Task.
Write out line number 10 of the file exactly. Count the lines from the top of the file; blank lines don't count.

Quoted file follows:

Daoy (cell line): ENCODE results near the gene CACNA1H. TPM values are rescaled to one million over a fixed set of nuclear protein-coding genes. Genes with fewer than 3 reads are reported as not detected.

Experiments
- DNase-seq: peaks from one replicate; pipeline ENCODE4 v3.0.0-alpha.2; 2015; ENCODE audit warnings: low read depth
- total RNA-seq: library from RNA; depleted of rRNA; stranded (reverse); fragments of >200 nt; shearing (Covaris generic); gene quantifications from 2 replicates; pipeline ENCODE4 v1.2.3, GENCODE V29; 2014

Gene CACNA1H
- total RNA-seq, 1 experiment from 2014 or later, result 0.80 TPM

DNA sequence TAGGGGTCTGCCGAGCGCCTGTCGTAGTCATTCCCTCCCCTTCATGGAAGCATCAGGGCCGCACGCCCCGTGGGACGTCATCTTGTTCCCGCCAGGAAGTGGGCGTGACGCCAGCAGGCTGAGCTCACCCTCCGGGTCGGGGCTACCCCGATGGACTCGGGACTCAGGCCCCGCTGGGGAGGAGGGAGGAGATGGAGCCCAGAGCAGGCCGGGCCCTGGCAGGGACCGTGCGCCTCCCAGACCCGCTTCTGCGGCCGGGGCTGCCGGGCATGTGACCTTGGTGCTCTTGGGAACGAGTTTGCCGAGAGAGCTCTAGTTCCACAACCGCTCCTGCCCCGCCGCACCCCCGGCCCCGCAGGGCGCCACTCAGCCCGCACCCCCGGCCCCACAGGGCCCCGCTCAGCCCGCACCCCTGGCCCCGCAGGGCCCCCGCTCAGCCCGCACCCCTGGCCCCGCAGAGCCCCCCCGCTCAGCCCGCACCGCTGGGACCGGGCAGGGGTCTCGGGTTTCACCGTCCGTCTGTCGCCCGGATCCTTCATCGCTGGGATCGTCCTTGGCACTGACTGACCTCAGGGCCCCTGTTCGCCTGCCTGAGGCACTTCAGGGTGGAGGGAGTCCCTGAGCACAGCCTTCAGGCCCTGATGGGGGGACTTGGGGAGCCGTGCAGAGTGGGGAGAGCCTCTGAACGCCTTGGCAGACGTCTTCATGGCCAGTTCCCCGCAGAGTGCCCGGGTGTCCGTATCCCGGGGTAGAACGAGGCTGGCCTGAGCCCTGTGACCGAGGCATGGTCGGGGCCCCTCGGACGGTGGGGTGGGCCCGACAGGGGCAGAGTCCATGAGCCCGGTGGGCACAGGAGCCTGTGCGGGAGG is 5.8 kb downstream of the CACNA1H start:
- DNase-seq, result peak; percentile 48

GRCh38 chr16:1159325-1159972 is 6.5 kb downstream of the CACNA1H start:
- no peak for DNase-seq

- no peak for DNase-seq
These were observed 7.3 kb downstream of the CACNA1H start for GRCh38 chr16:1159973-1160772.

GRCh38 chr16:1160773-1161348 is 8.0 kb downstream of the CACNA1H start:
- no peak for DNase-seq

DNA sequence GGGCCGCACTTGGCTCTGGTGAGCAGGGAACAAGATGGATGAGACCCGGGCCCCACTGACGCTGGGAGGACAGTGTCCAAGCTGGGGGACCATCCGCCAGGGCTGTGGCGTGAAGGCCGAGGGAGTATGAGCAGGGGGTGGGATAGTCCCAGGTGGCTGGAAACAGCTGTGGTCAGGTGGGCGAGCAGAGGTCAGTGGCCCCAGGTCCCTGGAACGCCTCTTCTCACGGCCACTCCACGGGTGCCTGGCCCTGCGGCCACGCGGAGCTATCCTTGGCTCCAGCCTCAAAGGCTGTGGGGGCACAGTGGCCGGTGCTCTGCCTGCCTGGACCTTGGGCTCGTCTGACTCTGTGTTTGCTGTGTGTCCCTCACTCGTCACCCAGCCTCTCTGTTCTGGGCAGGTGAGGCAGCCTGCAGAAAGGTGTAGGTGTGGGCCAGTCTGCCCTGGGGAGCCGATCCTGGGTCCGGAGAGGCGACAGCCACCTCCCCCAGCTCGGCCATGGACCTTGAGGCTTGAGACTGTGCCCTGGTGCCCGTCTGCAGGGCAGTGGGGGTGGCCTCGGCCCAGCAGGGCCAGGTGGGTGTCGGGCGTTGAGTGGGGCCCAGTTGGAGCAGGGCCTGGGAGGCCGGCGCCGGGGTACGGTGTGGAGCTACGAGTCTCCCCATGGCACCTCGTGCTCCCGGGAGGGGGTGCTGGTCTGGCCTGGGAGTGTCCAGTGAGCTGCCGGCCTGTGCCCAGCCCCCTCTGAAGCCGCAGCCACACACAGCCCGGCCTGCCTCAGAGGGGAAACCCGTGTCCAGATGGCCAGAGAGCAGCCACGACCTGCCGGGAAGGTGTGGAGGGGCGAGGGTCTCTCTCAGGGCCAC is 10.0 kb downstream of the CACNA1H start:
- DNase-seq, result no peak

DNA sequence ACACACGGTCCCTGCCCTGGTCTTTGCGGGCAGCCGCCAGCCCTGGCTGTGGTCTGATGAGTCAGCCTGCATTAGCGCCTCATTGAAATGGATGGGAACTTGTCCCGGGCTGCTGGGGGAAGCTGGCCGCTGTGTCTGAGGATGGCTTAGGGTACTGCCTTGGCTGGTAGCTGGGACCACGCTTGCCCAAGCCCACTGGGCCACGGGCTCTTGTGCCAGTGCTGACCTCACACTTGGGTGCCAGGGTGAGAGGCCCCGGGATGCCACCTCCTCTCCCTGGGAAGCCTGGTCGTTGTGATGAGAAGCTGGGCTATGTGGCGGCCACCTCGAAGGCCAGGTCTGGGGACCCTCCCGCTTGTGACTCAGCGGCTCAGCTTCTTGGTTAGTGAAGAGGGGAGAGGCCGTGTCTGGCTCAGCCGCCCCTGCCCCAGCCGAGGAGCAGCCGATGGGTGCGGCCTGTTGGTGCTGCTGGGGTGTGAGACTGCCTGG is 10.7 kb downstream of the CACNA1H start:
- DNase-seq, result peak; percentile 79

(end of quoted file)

- no peak for DNase-seq